IOP: The Packaging Society is calling for all those in the UK packaging community with an interest in boosting training and skills to respond to a consultation by Proskills, one of the Government-backed Sector Skills Councils (SSCs), which seeks to determine the extent to which the sector supports the industry becoming part of this particular SSC.
The deadline for responses is July 20. More details, together with a consultation form, which can be completed and submitted online, can be found at: www.proskills.co.uk
In a recent letter to packaging companies, trade associations and other interested parties, Proskills ceo Terry Watts explains that in 2002 the Government introduced changes to employer-led sector skills bodies which led to the replacement of the 74 former National Training Organisations or NTOs by 25 new Sector Skills Councils. A key premise of the SSC system has been that employers “have the chance to influence how the Government spends the billions of pounds it allocates for training and education every year”.
Initially the packaging industry became part of the SEMTA (Science, Engineering and Manufacturing Technologies) SSC, but in 2006 it was decided “the relationship was neither fruitful to the packaging industry nor SEMTA, and the two, by mutual const, parted company”. This, Watts’s letter states, “leaves the packaging industry vulnerable in terms of education ands training initiatives”.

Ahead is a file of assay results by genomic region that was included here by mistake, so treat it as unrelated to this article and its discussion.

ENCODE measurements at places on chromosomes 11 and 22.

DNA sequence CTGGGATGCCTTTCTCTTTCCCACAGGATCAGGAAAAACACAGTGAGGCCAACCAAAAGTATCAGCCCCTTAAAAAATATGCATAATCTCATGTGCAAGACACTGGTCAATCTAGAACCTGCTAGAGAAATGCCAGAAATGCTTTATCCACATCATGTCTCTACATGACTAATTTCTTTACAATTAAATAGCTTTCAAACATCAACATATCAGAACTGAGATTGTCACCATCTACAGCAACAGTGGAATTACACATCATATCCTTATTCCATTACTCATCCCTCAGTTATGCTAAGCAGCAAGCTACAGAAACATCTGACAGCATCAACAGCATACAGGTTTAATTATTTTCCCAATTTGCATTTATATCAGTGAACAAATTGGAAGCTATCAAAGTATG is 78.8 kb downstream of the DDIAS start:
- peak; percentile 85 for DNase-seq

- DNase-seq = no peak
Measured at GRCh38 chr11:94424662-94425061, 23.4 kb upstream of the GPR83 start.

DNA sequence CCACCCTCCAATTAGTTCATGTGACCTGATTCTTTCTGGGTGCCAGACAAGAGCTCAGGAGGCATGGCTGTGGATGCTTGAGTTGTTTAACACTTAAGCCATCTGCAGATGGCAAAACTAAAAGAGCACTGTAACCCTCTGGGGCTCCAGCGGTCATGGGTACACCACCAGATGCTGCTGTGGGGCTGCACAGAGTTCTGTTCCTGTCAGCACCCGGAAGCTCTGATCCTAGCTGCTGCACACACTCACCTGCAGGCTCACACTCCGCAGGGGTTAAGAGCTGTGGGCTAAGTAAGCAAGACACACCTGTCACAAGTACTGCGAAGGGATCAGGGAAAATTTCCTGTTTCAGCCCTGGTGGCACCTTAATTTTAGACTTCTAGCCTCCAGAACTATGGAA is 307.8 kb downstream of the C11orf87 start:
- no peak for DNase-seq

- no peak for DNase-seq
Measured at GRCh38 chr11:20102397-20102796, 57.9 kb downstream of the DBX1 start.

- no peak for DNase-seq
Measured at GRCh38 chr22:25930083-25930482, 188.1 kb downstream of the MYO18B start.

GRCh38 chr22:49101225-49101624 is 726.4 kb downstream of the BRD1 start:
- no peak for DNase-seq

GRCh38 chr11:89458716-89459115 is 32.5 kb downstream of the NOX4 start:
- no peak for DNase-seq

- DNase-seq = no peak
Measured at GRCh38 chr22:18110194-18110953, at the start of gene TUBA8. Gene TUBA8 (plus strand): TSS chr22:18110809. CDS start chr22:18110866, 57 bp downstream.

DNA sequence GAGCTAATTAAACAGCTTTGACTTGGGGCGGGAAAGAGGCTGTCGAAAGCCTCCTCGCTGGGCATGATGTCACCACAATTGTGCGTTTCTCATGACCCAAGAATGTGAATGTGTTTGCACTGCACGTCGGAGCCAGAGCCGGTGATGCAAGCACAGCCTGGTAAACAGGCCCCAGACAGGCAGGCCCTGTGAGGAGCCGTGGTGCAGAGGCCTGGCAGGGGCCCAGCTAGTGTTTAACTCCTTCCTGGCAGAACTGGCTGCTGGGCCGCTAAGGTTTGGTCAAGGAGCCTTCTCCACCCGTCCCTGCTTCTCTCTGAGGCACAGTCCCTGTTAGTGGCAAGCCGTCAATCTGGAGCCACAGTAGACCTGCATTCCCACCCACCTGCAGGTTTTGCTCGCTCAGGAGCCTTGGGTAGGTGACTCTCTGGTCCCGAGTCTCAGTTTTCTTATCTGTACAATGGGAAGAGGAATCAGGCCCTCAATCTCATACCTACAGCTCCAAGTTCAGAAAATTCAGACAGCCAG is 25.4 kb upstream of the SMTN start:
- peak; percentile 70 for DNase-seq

The Proskills consultation offers the packaging sector the opportunity to become part of Proskills UK; Watts says his SSC believes the issues facing the sector “have more in common with the paper, print, coatings/inks and glass industries covered by Proskills”. To gauge the sector’s views, Proskills has published a paper outlining the benefits of joining the SSC; interested individuals and bodies are encouraged, after reading it, to submit their views via the email survey link.
Gordon Stewart, head of the IOP’s Packaging Industry Awarding Body Company (PIABC), says: “It is to Sector Skills Councils that the Government looks when deciding how to allocate the £10bn budget of the Learning and Skills Council to try to ensure it is spent in such a way that it meets the needs of the industry as expressed through the SSCs.
“Without involvement in these organisations specific industry sectors are significantly disadvantaged compared with others. A concern that many in the packaging industry share is that, because of our relatively low level of involvement in SSCs, we do not command the amount of public funding for vocational training that, because of our size and importance, we are entitled to.”